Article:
Tips For Success: Movement and Short Vowels

vowels May 19, 2022
 

This week, I'm sharing a short video with quick tips for helping your students remember short vowel sounds.

Clearing Up Short Vowel Sounds with Movement Cues

If you work with early learners or dyslexic learners, you may need a great deal of practice with short vowel sound production. Many children will confuse vowel sounds in phonology work, reading, spelling, and sometimes running speech. This may occur for several different reasons. Some children may find sound discrimination tricky, and others may struggle with recalling the sounds when given a letter representation. Some students may also struggle with phonological processing, have speech sound errors, sound substitutions, omit sounds, add sounds, or distort sounds. If this is the case for your students, keep reading. This week, I'm sharing some tips for teaching short vowel sounds. 

Closed syllables, a syllable with one vowel followed by one or more consonants, make up almost half of all syllable types. When we can engage more than one sense or multisensory instruction, it gives students more than one way to make connections and learn a concept. For some students with dyslexia, retrieval of short vowel sounds may be difficult. With this knowledge that short vowel sounds make up the majority of syllables in our language, students need to solidify their understanding of closed syllables and short vowel sound production. 

We can help students recall these sounds with these tips:

  • Choose a keyword that provides a clear pronunciation in isolation. We need to be mindful that the keyword is a word that elicits a pure sound. This is due to the allophonic variations in our language. An allophonic variation is the coarticulation of speech sound that distorts sound production. Say the word umbrella. The short u sound is distorted due to the nasal /m/. Now say up. You can hear the pure /u/ sound in the word up. In addition, when viewing mouth formations, the word up provides a more precise representation of the short u sound. While many programs and resources use the keywords umbrella and elephant or egg, we can shift those keywords to ones that elicit pure sound production as we better understand allophonic variants and sound production. If you find that some of the keyword choices in your current curriculum don't produce pure sounds in isolation, you can change those keywords or modify them to make sound production clearer. For example, if your curriculum's keyword is an umbrella, add an arrow pointing up or movement cues to reinforce the short vowel sounds.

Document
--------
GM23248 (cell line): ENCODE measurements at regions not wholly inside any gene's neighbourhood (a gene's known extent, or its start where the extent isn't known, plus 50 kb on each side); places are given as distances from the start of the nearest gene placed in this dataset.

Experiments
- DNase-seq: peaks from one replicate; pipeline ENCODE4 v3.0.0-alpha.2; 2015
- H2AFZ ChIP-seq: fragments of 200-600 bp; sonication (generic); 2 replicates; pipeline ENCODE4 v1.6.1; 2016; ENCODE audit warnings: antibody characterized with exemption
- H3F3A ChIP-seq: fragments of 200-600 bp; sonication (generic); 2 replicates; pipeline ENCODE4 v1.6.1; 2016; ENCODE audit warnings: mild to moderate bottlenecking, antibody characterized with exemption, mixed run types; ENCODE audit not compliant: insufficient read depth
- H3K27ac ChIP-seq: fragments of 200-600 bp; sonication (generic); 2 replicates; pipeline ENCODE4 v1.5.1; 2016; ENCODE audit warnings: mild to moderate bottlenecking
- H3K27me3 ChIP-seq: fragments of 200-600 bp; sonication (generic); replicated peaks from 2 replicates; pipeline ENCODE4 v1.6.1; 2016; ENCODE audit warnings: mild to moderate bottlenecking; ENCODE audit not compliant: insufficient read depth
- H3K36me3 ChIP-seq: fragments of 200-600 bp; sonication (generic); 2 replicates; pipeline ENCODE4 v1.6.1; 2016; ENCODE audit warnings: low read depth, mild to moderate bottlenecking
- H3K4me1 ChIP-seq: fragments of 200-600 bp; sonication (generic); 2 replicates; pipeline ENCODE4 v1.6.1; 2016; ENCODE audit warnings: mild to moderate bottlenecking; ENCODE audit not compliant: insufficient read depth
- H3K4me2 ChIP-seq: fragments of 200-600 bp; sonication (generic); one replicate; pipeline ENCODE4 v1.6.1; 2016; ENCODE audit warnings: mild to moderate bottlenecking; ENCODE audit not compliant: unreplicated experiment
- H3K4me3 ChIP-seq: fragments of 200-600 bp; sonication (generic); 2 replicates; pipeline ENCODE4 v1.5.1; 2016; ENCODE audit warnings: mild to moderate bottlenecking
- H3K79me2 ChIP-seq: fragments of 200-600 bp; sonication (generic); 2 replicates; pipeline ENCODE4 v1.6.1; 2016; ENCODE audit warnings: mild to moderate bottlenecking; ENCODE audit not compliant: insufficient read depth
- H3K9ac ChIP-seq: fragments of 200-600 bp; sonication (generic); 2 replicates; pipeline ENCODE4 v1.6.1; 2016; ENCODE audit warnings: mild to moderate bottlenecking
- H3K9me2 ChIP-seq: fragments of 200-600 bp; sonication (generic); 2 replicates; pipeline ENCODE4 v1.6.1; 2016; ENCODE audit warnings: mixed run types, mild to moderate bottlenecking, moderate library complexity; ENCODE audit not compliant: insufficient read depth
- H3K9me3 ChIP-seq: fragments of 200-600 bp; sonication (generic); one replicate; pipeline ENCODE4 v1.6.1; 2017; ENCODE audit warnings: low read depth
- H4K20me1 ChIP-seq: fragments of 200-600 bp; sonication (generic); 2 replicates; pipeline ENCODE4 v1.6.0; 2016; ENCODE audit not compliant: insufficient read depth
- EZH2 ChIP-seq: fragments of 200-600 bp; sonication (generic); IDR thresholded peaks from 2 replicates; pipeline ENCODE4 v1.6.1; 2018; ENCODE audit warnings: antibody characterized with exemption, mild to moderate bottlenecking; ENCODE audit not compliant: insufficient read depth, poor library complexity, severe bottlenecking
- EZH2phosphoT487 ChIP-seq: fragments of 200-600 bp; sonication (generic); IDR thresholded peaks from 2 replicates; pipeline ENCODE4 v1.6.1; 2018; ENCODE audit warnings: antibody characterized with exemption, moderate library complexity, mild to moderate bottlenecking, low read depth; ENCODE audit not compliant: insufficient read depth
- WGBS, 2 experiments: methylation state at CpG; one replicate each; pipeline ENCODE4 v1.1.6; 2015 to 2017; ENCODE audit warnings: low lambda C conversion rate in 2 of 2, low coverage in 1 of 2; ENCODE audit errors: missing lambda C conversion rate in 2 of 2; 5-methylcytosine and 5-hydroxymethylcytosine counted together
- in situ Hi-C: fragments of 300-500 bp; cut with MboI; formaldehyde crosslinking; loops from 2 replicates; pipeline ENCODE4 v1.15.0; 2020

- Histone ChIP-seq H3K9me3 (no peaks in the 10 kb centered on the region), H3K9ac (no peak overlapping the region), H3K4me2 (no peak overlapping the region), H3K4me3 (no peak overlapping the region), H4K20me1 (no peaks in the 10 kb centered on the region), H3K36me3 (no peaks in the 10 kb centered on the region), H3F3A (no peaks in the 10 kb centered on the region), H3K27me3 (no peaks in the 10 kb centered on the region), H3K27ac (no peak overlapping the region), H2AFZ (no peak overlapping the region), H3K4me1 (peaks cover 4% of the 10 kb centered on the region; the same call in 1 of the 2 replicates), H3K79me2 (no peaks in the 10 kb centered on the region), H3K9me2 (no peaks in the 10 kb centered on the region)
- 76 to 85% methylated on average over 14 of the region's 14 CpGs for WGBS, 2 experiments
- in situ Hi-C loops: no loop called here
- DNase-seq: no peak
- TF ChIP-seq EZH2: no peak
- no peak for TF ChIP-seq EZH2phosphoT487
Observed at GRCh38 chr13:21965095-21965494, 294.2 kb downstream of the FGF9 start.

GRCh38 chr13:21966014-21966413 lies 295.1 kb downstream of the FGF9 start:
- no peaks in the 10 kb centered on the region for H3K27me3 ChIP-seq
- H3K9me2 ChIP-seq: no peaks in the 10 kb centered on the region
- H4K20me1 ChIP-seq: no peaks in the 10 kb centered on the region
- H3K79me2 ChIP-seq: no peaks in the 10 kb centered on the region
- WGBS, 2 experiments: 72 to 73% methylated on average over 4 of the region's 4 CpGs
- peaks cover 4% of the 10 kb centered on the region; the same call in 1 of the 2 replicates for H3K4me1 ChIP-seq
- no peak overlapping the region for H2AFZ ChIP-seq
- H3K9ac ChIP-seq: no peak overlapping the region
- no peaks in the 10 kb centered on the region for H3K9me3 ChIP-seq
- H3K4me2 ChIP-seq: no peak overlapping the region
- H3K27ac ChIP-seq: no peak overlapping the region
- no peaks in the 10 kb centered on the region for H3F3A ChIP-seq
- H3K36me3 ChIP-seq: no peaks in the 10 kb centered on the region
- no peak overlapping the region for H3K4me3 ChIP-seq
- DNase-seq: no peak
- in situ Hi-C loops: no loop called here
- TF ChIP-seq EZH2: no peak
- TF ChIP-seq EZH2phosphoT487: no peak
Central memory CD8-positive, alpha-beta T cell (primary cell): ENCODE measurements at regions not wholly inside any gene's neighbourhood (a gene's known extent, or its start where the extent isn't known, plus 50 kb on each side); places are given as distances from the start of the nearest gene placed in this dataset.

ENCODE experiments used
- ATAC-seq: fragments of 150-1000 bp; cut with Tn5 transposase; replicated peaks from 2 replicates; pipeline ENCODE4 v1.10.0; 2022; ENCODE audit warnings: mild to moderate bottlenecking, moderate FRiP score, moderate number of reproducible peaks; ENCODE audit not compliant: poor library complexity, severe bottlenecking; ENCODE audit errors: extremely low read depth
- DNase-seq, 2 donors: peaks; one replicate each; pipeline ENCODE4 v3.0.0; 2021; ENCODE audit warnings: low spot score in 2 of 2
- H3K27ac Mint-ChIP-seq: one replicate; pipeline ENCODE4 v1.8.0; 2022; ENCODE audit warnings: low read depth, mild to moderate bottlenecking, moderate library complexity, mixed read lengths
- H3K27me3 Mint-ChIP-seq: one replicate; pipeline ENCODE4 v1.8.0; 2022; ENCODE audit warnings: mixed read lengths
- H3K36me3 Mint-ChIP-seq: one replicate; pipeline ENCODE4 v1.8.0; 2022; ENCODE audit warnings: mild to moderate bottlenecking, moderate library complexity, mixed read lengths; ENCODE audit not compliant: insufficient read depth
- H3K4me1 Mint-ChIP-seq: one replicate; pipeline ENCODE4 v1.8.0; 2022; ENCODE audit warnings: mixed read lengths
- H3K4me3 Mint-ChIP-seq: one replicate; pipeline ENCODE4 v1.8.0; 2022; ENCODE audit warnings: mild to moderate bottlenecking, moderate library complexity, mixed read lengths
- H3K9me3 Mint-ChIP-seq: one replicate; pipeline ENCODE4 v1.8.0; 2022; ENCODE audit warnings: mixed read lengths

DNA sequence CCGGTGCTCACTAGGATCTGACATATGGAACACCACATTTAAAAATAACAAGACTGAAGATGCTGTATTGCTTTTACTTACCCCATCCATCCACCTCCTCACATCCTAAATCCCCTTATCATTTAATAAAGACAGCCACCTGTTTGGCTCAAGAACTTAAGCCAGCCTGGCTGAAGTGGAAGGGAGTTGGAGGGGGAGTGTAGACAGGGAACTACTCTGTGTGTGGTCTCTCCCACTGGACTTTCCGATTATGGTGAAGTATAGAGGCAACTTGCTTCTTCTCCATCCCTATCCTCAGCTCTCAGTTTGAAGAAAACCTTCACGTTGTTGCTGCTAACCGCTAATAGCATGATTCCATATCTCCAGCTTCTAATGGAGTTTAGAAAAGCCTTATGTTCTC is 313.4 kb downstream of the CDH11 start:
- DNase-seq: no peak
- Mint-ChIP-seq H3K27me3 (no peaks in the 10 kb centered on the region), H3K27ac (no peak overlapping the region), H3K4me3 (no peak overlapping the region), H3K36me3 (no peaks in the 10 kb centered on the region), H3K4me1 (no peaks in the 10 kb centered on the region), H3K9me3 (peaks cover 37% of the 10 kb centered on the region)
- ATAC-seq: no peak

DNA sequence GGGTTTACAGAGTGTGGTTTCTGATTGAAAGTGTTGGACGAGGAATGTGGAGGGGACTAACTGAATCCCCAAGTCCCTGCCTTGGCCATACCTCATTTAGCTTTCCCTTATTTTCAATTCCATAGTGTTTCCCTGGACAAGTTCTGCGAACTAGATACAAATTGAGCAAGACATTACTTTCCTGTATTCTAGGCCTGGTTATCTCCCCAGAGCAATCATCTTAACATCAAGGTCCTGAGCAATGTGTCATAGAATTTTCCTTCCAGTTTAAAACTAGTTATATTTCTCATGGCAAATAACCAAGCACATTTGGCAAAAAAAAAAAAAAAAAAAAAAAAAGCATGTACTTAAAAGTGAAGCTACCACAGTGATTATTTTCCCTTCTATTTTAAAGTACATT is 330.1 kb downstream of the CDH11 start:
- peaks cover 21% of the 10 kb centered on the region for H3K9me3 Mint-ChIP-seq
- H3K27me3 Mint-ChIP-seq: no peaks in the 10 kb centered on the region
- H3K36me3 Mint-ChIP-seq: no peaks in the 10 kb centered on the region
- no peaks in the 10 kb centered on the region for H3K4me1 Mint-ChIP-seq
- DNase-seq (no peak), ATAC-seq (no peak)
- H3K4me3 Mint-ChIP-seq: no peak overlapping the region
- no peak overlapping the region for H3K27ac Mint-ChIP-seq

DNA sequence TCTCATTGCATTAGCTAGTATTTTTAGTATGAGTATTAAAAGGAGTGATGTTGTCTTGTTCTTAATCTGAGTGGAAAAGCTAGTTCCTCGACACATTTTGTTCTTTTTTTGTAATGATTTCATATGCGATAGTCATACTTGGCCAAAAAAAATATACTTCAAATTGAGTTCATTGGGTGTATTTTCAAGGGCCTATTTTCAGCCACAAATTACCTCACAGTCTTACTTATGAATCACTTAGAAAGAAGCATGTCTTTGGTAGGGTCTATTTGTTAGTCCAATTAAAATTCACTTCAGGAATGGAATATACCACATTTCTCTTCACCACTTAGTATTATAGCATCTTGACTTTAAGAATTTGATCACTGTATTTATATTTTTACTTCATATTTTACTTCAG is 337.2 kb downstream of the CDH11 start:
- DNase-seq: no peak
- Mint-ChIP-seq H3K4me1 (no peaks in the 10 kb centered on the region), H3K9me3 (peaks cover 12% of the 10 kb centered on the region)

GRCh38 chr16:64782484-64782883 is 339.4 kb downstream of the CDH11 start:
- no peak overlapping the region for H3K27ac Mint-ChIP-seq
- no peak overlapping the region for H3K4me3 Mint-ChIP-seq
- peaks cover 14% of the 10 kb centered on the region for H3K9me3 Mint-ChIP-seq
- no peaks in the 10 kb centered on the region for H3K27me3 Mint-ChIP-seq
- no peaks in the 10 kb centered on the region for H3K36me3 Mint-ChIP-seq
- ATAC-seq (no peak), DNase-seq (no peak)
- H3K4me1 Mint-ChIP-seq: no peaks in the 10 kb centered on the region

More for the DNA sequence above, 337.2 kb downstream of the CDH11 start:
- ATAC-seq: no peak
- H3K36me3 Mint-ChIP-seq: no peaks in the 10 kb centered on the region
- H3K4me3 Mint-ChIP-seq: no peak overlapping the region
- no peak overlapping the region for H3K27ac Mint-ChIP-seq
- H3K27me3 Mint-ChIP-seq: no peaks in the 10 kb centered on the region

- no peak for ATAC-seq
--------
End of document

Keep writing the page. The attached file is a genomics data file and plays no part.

• Add simple movements to align with the keyword. Who doesn't like to move when learning? Movement is a wonderful way to help cue students, engage them, and make learning multisensory and fun! 🎥Check out the video above to see how I incorporate hand movements for short vowel sounds with my students. These movement cues in connection with mouth formation awareness have helped my students connect the sounds to the graphemes, especially those with retrieval difficulties. As we build automaticity with short vowel sounds, this is part of our daily review. Then, as students become automatic, we can remove this scaffold. If students become stuck with retrieving the short vowel sound, a simple movement can cue the correct sound production.